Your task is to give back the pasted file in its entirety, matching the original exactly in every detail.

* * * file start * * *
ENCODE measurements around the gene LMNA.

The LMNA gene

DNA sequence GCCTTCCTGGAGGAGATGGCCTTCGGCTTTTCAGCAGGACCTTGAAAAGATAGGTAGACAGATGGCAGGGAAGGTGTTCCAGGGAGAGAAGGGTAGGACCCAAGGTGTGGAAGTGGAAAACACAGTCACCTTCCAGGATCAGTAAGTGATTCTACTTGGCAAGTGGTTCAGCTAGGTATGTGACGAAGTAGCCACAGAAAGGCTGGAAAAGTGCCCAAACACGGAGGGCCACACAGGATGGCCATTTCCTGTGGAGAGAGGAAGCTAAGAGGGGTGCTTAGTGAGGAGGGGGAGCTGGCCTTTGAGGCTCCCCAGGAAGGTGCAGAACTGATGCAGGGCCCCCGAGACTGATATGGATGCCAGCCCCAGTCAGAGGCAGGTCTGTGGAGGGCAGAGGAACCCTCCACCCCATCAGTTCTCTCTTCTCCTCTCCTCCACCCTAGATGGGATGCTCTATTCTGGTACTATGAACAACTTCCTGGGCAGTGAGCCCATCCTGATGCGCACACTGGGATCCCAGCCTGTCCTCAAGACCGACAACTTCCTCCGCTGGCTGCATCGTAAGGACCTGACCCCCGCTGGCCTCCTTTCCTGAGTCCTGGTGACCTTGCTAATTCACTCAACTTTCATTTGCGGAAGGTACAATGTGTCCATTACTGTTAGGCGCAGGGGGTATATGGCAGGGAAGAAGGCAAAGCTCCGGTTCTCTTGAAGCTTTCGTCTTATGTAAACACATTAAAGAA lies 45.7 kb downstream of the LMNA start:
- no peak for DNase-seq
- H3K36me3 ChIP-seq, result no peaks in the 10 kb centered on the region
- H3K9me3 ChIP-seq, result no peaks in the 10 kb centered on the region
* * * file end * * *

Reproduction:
ENCODE measurements around the gene LMNA.

The LMNA gene

DNA sequence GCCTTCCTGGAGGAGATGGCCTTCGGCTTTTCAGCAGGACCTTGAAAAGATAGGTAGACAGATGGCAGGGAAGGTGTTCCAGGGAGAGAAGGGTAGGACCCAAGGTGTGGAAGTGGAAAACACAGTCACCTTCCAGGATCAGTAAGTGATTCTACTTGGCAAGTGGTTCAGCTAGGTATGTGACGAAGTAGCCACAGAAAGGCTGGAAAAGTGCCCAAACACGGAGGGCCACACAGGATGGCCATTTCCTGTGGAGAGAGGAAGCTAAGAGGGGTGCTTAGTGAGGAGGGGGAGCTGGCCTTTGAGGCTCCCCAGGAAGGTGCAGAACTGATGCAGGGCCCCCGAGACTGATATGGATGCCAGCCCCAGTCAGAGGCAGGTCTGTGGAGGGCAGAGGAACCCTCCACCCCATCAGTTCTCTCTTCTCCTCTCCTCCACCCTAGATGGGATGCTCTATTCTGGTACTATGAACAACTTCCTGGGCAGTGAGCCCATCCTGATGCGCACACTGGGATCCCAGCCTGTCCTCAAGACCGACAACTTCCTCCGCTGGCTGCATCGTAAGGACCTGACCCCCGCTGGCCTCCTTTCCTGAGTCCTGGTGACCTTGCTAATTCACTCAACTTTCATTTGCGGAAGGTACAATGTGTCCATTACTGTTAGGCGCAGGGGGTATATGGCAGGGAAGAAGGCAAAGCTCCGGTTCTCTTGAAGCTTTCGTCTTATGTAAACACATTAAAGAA lies 45.7 kb downstream of the LMNA start:
- no peak for DNase-seq
- H3K36me3 ChIP-seq, result no peaks in the 10 kb centered on the region
- H3K9me3 ChIP-seq, result no peaks in the 10 kb centered on the region